CJ, Noah and Thomas continue the discussion of CJ’s contentious article about atheists and Islamic terrorism. Then, Thomas talks about a segment which was meant to debut in this episode but didn’t. Because of that, he then introduces a replacement segment called “WTF Salon.com” or something like that.
Article discussed: http://www.salon.com/2014/04/19/science_doesnt_disprove_god_where_richard_dawkins_and_new_atheists_go_wrong/
Also, for an exclusive, candid discussion of the entire CJ interview with Noah, go to patreon.com/atheist and pledge today!
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3 thoughts on “AS26: CJ Werleman and Noah Lugeons, Part 2”
Hi Tom, I have LOVED your episodes since you went sans regular co-host. The past few episodes have been exquisite! Thanks for clarifying a poem I’ve long misunderstood (and used on my grad school party invitations). I’m writing in response to the comment mentioned on your last episode. 1) You don’t seem to be “guilting” anyone into becoming a patreon. 2) Your interviews and (podcast culture-sanctioned) promotion of atheist-related books/podcasts/blogs/Twitter, are well-done, thought-provoking, and many other hyphenated kinds of wonderful! The coverage of the Palestinian-Israel situation was nuanced, honest and all too rare. Thanks for being great. Once I’m gainfully employed again, I shall happily, and w/ out guilt, donate to your show. Please keep up the great work! 🙂
Hey man, love the show, and I really like the direction you’ve decided to go in. I generally enjoy listening to debates, and I think you’ll do a great job.
Unfortunately, at times debate can be extremely frustrating to sit through. I just wanted to offer a suggestion. The latest Dogma Debate episode (#120) is a ‘debate’ between David Smalley and a highly conservative man — anti-gay marriage, and a biblical literalist — that went, I’d say, rather horribly. If you haven’t heard it yet, I’d recommend listening to it. It’s a three hour long back-and-forth in which absolutely nothing happens. It’s the audio equivalent of David smearing butter all over his hands and arms, and trying to pick up a wildly flailing fish for three hours.
Admittedly the guest on the show was the main issue, but I feel like David should have changed his direction when he started to see how things were going. My main issue with the ordeal is that David continued arguing biblical interpretation with the guy; David kept waiting for that moment that he’d finally pin the guy down and force him to admit that yes, the Bible really does condone slavery, or that yes, the Bible really does forbid eating shellfish for Christians. Arguing interpretation with people like this is an exercise in futility. If a Christian wants to find an anti-slavery message in the Bible, they’ll find that message. If a Christian wants to find a pro-slavery message in the Bible, they’ll find that message. Arguing back and forth for three hours about what message the Bible really means to convey is excruciating to listen to, and hardly what I’d call debate.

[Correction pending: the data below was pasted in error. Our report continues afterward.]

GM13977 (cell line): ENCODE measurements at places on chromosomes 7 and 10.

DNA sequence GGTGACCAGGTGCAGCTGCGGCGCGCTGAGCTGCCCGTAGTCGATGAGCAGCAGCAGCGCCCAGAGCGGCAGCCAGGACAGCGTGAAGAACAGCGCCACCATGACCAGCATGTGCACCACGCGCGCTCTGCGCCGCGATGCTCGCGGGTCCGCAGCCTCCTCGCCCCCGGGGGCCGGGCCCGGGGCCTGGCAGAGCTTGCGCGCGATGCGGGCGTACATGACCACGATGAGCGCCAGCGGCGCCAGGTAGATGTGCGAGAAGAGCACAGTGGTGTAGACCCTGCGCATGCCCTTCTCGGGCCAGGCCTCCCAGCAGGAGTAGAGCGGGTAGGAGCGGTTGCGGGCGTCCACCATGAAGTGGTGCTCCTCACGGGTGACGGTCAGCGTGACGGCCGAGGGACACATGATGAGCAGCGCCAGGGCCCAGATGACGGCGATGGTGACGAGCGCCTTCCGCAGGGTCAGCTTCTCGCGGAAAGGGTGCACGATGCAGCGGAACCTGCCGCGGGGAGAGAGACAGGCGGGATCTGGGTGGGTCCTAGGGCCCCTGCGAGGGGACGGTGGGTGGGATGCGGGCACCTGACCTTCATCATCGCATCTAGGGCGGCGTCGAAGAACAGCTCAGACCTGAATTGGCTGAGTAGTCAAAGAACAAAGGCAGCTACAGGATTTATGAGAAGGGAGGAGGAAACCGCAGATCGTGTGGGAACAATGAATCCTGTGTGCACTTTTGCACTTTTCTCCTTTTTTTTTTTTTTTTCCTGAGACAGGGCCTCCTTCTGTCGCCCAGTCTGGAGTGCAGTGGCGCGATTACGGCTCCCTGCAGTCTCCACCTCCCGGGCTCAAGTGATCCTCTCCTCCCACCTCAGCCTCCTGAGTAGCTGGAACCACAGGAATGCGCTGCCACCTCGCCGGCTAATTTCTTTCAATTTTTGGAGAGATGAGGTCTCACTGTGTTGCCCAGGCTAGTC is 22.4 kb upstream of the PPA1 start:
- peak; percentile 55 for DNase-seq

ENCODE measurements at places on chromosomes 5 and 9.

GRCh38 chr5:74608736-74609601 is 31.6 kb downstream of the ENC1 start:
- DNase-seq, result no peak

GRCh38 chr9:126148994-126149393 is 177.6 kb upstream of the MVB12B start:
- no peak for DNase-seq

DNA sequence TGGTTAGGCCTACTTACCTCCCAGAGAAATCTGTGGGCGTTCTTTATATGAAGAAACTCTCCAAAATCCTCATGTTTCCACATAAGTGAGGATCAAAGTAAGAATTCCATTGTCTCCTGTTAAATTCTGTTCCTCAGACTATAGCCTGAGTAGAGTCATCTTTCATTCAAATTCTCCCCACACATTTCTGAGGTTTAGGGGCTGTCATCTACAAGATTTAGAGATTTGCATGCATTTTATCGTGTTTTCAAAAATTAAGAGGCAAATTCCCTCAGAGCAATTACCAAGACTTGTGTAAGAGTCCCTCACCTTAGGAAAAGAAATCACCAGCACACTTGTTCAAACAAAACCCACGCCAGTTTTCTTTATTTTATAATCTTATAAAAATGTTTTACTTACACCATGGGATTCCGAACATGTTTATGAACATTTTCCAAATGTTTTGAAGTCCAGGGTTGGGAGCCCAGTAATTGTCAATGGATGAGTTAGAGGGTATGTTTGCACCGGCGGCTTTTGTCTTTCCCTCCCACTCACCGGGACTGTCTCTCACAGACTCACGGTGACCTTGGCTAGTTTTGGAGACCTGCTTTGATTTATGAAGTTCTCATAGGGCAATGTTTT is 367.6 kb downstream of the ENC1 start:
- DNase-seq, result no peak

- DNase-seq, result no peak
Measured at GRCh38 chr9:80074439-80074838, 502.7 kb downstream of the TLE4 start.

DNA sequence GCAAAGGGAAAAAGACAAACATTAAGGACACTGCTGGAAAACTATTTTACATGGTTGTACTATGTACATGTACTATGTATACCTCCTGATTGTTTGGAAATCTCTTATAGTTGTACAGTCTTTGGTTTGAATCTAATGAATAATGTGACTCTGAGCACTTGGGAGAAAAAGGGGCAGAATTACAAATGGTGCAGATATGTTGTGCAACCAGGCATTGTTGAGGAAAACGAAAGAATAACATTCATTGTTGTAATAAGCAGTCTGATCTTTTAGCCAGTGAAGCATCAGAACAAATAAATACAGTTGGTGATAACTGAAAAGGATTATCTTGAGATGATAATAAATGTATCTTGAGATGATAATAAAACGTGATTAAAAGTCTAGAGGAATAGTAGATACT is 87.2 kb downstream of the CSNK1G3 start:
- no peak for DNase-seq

While I love David and I love his podcast, he does this all too often with Christian guests. In the interest of Atheistically Speaking, I’d just ask that you shy away from the interpretation arguments. If a guest truly wants to argue anything regarding the Bible, I’d recommend steering it toward the historical/evidential side. Questions like “why are four anonymous & religiously motivated authors, writing decades after the events allegedly took place, a reliable source for an account of a supernatural resurrection?”. Or, “If you trust these authors, why do you distrust the authors & official witnesses of the Book of Mormon, which was written immediately after the events?” Or “how can you discount modern messiah claimants, who have hundreds or thousands of living followers who will swear to have witnessed miracles?”.
I think comparisons of the “eyewitness” evidence presented in the Bible with other, modern eyewitness testimonies (religious or otherwise; UFO sighting comparisons work too) really interesting. It’s much harder for a debate guest to avoid these questions, as opposed to interpretation challenges, which are largely subjective. I don’t think there’s any rational way to deny that people, in general, are credulous; especially historically.
Anyway, just a suggestion. I’m sure no matter how you debate, people will complain that you didn’t say what they thought you should say. I just think this is an example of a certain line of argument that should be avoided outright. It never works on Dogma Debate.
I couldn’t agree more. The key difference is that my show is edited so no matter what, the end product will be a nice tidy amount of time. And since I’m more wanting to analyze the experience of debating, it’s less about how well I do and more about what happens when two people try to convince each other of their beliefs. I think it will be good but we’ll see. I saw the description for the DD episode you’re talking about and decided I didn’t want to dedicate that much time to it.